Enough about the complicated tournament bracket system, and on to the techniques and practicality discussion. As you take a look at the links or highlights from these Olympics you will no doubt see some very impressive techniques, including beautiful throws, decisive pins and painful-looking submission holds which score an ippon. These techniques are the ones which (for the most part) will translate incredibly well to the street and real life self-defense scenarios. However, what you will undoubtedly also notice if you have any prior exposure to Judo would be some innovative approaches to scoring sportive Judo points, copious amounts of grip-fighting, mind-games, game-planning/strategizing, delaying tactics, tricks for forcing/avoiding penalties and winning or avoiding losing by shido. You may also notice coach complaints sometimes prompting judge deliberation or (in my opinion), future referee preferential treatment if they feel like maybe they did miss a call. By this I mean they could be quicker to call a penalty against the complaining party’s opponent next time, or, overlook minor infractions to “make-up for missed calls”. Not all the time, but it definitely has happened.
Judo at the Olympics is basically a game and a spectacle. It can be at once thrilling, exciting, inspirational and awesome to watch; but at the same time, it can become super boring, frustrating and polarizing (in a “Judoka A would beat Judoka B off the mat, but the Judoka B is just better at gaming the system” kind of way). In the few hours that I had time to catch so far, there were at least a half-dozen matches where I thought the loser of the match should have actually been declared the winner. Not to mention the amount of time I watched with some family who asked me “so what the heck is happening here”, and “did that person just win” or “so why did they win?”. Sometimes it is really hard to explain. There were definitely some questionable ippons, on both sides of the coin (i.e. declared ippon but looked like a partial score because it lacked one of control, power, placement of uke directly on their back; or, was called a waza-ari partial score but looked to me more like an ippon because it showed each of the required attributes).
In the worst cases, winning can also be handed down not even by the referee’s judgement but by the judges’ discretion. On the street, things are different. One needs to use techniques that de-escalate a violent situation as quickly and safely as possible (for both you and your opponent). One will quickly find that pulling on people’s sweaters or jackets like a mad fool, grip-fighting your way to a “referee’s or judge’s decision” won’t go very far in a self-defense scenario, save to irritate your opponent and probably their friends or onlookers too. Not to mention, you would probably look like the bully or instigator in most cases.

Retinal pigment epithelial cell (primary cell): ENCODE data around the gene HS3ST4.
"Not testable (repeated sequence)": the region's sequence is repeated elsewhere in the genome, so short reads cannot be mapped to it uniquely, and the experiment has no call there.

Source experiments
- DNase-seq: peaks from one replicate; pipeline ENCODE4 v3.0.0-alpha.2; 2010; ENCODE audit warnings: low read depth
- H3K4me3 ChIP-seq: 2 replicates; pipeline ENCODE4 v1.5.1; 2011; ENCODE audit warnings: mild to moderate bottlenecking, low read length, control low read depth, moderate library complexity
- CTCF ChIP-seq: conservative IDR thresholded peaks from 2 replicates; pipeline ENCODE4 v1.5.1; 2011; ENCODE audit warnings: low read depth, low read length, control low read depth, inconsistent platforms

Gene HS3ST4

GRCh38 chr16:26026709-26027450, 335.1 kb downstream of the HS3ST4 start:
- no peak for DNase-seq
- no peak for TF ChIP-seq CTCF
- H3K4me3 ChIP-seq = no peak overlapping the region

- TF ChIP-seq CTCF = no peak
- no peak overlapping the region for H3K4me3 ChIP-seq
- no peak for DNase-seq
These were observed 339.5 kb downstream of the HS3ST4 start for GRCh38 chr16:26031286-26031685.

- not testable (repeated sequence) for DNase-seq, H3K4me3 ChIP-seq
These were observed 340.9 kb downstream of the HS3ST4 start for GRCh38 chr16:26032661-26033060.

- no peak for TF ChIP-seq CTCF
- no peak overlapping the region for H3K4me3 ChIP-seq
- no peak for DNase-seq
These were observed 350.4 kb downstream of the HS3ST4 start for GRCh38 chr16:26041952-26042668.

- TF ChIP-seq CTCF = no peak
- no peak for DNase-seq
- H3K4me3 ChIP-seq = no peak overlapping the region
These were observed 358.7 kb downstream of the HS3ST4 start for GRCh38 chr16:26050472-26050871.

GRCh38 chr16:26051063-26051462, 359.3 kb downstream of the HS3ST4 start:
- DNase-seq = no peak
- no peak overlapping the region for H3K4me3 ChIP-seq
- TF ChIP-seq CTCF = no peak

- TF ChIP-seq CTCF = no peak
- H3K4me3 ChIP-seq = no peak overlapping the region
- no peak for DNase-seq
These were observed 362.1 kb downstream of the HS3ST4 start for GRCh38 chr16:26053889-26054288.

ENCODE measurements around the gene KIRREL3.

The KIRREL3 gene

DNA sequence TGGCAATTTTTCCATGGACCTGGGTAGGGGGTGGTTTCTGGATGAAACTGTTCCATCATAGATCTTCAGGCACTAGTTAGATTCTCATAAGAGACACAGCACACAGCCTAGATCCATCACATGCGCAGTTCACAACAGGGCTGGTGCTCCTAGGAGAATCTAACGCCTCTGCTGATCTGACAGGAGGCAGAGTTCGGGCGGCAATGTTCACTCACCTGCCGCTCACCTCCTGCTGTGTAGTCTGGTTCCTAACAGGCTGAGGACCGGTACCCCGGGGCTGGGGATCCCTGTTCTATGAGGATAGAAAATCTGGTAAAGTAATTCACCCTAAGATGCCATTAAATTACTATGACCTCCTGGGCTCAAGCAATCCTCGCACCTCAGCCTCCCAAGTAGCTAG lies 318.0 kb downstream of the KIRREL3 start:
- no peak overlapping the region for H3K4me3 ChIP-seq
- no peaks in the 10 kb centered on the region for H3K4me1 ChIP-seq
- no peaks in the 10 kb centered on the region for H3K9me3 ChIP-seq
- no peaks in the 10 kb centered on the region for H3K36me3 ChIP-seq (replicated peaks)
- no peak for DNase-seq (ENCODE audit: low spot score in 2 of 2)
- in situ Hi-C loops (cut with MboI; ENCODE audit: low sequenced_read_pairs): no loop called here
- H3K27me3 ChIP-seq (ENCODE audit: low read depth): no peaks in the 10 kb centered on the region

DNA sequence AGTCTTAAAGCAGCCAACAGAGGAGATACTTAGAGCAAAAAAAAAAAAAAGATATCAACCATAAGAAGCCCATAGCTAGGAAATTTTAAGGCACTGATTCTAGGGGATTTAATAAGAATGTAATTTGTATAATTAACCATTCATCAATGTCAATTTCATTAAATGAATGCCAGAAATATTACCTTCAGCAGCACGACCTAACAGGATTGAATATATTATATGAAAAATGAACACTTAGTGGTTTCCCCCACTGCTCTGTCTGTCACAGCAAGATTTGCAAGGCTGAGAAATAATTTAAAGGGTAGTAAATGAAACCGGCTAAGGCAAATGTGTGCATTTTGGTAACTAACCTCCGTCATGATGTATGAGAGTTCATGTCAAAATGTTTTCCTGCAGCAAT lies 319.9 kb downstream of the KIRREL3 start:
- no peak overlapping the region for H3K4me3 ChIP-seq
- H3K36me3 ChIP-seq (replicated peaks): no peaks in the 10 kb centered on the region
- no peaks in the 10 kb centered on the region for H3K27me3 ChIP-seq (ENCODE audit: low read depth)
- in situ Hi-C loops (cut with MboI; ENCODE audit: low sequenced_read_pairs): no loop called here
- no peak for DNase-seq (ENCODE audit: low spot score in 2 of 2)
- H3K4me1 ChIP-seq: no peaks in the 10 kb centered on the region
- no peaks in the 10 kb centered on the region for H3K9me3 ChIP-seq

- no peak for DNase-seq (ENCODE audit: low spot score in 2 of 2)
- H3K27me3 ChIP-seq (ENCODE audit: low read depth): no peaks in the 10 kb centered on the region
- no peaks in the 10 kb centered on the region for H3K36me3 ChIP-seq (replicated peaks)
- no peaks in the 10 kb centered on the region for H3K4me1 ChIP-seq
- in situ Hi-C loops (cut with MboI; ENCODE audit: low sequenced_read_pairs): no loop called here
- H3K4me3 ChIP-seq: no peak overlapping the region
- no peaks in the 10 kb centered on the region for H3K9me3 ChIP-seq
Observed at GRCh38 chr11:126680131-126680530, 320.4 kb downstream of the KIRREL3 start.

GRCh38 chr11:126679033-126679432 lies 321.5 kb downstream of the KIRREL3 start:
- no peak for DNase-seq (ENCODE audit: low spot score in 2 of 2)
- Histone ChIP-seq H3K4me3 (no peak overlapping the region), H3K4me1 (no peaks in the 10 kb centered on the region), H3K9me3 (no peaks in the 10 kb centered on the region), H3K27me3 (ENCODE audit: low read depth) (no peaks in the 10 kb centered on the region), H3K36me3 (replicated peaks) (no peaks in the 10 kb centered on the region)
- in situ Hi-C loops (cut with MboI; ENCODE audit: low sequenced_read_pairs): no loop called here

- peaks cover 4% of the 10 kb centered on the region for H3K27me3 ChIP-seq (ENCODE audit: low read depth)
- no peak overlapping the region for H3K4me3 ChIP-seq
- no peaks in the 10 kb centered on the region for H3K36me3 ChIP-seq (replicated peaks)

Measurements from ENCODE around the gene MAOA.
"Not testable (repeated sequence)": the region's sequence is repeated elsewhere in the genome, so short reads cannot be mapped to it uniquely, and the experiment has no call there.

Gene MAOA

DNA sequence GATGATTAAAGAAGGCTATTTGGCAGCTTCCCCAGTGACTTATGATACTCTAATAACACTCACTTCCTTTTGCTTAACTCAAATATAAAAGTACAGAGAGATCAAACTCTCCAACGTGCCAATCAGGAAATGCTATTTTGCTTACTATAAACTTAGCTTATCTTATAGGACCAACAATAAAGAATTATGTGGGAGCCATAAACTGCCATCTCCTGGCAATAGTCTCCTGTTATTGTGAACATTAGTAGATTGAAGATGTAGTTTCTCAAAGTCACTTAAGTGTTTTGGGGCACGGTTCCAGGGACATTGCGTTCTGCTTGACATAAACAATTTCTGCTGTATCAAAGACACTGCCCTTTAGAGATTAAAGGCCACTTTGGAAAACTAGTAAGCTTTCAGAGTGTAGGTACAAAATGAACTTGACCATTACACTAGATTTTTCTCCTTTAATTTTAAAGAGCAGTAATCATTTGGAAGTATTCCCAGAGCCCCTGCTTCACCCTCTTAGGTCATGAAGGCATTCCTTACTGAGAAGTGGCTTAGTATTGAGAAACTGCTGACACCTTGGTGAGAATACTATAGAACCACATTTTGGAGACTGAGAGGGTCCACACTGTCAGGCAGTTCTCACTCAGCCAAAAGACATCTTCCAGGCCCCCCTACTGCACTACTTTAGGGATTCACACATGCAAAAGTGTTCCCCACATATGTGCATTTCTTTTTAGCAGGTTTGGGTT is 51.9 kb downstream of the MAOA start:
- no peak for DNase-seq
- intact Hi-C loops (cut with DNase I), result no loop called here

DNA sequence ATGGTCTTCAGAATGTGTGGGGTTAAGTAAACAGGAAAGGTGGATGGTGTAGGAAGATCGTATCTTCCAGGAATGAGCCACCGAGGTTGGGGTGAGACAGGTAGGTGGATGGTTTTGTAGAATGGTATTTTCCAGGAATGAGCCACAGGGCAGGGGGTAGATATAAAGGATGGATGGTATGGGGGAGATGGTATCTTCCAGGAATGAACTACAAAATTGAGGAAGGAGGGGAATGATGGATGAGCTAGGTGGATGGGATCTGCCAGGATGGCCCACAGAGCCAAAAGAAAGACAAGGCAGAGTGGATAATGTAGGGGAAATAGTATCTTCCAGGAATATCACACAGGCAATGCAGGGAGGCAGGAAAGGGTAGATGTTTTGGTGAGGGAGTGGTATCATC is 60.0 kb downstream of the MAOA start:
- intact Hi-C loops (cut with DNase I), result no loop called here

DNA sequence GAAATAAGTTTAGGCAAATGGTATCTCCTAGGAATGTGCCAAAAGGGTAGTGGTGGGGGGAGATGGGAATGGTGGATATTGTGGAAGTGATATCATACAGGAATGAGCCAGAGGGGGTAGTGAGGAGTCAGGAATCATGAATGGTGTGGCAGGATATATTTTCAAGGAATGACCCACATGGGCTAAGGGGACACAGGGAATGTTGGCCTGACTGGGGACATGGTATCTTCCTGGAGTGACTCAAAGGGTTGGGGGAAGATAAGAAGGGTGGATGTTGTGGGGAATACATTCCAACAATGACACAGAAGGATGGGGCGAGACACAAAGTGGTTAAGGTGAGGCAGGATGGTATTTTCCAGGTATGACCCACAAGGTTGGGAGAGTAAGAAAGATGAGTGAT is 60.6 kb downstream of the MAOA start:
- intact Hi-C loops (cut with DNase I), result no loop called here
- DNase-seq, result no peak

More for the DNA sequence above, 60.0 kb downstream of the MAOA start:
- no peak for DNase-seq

Self-Defense: Appropriate techniques for the situation
Since Judo is supposed to be more about dealing with bullies than being one, let’s talk about real life scenarios. Picture this, you are with friends at a party, and a particular friend whom you like but who has had a bit too much to drink starts acting up and destroying another friend’s (or worse) your own property, hurling insults at the other guests, maybe even threatening, fighting or otherwise looking for all sorts of trouble. In general they are probably acting completely out-of-character (maybe this is normal for them though, in that case why are you their friend? Get them to an AA meeting stat).
What would you do in the scenario laid out? Should you start boxing them up and punching their lights out? No, not really they are intoxicated and things could get escalated really quickly. Someone would regrettably get hurt if it came to fisticuffs and don’t forget the seriously inebriated don’t feel as much pain as your more sensible self would. Should you smash something over their head or hit them with some kind of weapon? Not very subtle, and possibly could lead to death or serious injury and later involuntary manslaughter or 1st/2nd-degree murder charges. You probably don’t want to spend the next few months in court. So what would you do?